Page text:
But this disinheritance, this suffering, King reasons, should not result in anything but “us being Christian in all of our actions because “love is one of the pivotal points of the Christian faith” (11). This is a reference to 1 Corinthians 13, in which all actions mean nothing unless they are based upon love (charity in the KJV). Had King stopped there, his audience would have thought that King meant a soppy type of love; instead, King ties 1 Corinthians 13 to a love that reflects justice as “love in calculation … correcting that which revolts against love” (King 11). Here, King mentions Hosea, an Old Testament prophet who, at God’s command, married a whore, had children with her, and then redeemed her from her lovers when she left him to return to life as a prostitute. King conflates Israel with America, and America has whored herself out to greed and materialism at the expense of poor, namely black, Americans who do not have full civil rights. It isn’t those who are protesting, legally, for their civil rights who will judge America. It is the “God that stands up before the nations and said: “… that if you don’t obey me I will break the backbone of your power and slap you out of the orbits of your international and national relationships” (King 11-12). As in Hosea 4:1-3, when “the Lord hath a controversy with the inhabitants of the land because there is no truth, nor mercy, nor knowledge of God in the land” (KJV) and as in so many other prophecies against the wrongs of Israel, King maintains that America will experience, as sinful Israel did, a loss of its power externally and internally.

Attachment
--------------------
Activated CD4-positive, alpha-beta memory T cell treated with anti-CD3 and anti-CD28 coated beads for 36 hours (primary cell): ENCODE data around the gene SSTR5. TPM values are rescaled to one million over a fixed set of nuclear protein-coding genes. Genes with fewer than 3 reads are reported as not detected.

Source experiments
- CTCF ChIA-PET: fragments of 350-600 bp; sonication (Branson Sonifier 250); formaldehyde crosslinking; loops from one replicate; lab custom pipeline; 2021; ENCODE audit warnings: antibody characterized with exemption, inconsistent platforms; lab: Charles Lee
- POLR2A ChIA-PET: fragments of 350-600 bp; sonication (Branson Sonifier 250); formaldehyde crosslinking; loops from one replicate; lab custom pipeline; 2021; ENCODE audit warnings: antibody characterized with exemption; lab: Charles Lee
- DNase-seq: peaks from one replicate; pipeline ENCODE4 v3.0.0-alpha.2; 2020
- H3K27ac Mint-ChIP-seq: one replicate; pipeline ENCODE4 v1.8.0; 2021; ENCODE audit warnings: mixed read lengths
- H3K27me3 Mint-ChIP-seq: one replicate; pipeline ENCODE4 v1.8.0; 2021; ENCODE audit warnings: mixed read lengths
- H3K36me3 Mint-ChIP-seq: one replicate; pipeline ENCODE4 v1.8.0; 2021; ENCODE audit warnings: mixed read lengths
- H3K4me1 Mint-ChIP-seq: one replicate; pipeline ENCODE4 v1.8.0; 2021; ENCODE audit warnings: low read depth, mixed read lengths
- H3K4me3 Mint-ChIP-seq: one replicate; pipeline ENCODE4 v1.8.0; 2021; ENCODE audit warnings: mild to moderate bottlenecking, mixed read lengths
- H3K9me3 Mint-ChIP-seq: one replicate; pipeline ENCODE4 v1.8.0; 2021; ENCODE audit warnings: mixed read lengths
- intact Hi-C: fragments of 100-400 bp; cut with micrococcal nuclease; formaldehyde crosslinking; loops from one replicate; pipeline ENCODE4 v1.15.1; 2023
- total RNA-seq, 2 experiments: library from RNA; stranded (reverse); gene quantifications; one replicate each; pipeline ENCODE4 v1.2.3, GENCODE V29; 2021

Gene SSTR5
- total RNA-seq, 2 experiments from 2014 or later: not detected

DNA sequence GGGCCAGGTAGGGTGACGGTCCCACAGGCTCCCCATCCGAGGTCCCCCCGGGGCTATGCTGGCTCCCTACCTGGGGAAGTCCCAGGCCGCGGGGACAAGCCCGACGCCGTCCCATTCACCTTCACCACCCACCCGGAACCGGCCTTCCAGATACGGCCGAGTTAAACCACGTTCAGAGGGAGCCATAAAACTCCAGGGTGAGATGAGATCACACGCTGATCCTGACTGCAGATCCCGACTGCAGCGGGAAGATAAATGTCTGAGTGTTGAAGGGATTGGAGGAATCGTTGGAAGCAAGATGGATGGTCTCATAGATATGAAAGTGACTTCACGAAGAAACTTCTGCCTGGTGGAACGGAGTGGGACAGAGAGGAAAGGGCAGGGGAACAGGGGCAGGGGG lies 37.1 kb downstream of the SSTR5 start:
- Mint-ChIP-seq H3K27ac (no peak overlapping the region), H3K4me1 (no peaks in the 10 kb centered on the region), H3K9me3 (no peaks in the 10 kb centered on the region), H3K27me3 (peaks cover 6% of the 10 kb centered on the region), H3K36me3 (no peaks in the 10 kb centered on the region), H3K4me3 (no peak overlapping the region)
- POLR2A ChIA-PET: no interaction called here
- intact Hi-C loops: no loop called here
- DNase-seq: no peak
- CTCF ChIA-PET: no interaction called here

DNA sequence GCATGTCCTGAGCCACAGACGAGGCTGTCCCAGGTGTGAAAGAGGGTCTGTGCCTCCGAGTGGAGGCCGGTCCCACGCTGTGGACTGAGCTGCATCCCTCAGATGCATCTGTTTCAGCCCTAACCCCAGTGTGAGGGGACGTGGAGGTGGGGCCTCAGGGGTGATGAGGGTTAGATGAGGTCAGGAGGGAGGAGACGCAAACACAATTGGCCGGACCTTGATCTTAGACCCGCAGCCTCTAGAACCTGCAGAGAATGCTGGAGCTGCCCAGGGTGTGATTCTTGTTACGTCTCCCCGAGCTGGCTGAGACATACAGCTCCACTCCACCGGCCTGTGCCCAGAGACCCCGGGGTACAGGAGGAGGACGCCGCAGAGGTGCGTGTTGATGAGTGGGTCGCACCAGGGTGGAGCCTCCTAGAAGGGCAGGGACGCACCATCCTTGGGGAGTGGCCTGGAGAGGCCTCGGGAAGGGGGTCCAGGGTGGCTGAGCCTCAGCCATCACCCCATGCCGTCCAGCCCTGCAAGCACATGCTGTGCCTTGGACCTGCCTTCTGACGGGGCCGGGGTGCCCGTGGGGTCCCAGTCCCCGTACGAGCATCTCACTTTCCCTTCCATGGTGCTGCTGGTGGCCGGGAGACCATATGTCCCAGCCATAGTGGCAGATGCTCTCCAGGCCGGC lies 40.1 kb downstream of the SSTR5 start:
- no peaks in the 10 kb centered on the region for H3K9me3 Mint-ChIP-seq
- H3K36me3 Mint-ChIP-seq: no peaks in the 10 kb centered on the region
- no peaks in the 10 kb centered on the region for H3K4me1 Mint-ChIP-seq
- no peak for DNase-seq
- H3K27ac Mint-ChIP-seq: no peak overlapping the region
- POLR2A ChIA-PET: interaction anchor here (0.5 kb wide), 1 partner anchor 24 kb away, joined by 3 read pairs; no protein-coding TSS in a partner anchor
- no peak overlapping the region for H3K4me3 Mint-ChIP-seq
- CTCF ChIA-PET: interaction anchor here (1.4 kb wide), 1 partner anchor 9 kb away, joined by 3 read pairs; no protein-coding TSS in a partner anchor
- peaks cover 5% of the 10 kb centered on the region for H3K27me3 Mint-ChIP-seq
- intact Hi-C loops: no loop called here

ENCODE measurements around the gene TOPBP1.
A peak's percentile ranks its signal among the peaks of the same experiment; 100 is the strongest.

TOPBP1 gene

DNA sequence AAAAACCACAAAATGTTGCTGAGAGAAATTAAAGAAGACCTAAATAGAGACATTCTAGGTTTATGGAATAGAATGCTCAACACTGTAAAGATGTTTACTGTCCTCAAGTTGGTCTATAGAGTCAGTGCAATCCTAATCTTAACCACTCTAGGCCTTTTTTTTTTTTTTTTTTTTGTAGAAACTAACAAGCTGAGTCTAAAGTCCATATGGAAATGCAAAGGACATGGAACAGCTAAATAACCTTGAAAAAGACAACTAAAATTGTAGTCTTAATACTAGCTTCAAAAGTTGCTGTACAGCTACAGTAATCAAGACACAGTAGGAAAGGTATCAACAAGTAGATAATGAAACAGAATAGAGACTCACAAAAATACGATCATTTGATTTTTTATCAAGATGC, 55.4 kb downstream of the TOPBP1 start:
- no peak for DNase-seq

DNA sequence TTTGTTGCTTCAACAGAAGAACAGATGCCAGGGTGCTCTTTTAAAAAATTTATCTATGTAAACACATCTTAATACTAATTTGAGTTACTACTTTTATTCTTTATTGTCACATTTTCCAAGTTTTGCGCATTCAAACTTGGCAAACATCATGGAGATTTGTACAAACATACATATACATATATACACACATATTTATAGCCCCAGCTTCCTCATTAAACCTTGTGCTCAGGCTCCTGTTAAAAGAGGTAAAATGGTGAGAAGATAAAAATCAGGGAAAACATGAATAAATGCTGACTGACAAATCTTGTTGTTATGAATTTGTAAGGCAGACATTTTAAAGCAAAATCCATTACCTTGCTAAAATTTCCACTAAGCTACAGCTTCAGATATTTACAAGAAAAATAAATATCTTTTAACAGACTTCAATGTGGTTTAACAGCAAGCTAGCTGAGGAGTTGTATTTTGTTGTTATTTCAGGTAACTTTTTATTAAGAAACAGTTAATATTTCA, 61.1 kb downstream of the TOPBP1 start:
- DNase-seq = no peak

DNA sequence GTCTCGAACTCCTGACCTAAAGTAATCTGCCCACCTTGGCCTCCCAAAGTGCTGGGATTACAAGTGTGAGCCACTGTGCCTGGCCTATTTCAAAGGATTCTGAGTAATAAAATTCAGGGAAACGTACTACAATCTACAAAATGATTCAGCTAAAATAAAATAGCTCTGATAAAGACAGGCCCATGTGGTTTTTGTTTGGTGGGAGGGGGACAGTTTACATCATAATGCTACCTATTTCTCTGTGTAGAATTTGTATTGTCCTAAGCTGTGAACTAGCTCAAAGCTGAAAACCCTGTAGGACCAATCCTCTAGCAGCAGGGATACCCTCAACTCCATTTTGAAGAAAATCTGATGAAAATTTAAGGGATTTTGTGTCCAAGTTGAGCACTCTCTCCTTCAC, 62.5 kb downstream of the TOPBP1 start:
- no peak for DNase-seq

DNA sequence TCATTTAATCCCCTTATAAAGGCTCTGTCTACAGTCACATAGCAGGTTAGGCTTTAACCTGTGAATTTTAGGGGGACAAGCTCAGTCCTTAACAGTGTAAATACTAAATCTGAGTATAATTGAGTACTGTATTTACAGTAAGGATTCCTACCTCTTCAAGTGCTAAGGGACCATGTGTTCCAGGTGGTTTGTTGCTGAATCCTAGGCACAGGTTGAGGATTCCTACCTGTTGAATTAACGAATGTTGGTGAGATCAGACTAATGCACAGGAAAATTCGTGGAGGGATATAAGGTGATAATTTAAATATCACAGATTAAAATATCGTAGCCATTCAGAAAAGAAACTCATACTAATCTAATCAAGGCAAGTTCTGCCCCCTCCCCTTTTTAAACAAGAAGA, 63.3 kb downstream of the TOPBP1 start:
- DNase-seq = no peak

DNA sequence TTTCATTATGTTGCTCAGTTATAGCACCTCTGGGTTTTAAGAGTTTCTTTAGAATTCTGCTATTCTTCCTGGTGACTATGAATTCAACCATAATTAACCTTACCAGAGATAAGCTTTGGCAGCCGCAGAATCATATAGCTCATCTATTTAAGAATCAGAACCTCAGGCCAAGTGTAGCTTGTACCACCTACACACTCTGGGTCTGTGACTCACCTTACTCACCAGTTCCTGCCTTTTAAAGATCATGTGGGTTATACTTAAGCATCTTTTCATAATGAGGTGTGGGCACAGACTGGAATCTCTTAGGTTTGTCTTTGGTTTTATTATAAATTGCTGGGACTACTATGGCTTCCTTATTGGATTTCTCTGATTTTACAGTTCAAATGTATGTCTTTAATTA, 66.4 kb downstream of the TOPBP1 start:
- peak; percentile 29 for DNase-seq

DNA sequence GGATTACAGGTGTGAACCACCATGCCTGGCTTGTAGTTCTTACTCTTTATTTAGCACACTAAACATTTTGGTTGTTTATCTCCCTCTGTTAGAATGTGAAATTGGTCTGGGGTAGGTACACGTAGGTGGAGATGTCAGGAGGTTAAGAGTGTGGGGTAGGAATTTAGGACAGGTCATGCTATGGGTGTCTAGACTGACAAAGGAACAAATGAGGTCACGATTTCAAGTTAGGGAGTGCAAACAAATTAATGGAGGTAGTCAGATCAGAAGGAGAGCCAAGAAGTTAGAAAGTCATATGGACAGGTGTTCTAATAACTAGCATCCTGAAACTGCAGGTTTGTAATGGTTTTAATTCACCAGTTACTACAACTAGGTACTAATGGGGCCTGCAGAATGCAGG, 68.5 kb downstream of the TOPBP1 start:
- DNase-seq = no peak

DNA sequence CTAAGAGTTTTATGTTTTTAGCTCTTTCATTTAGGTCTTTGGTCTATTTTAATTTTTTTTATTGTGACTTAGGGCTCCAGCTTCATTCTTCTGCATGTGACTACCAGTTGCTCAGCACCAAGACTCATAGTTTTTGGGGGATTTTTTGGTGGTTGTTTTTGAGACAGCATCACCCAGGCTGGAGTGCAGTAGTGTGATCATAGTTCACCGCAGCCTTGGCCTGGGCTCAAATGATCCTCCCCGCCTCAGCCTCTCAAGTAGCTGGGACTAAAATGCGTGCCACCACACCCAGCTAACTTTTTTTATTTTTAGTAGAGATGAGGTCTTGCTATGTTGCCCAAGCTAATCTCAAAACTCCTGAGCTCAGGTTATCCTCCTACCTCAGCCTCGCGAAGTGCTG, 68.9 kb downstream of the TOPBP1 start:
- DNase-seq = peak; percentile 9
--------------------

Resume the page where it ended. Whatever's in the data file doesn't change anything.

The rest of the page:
King has not fully developed the idea of nonviolent and strong love at this point. He refers more to the justice God will demand of American citizens who allowed America to create a disinherited people. He discusses the tools of persuasion (economic persuasion of the bus boycott) and the tools of coercion. Coercion is an interesting word for King to use, for its connotation is negative due to its association with force or threats. For this speech, and King’s later speeches, this use of coercion is in direct contradiction to his call for a love that uses the tools of justice, such as Supreme Court decisions in their favor, the “process of education” (King 12) that occurred through voter education drives, and the “process of legislation” (King 12) that eventually culminated in the passage of the Civil Rights Act of 1964. Perhaps it was the twenty minutes instead of fifteen hours (Parks 3) that King had to prepare for this speech, but the use of coercion is a mark against the nonviolent action motivated by the justice-loving, bitter-free direct action King later advocated.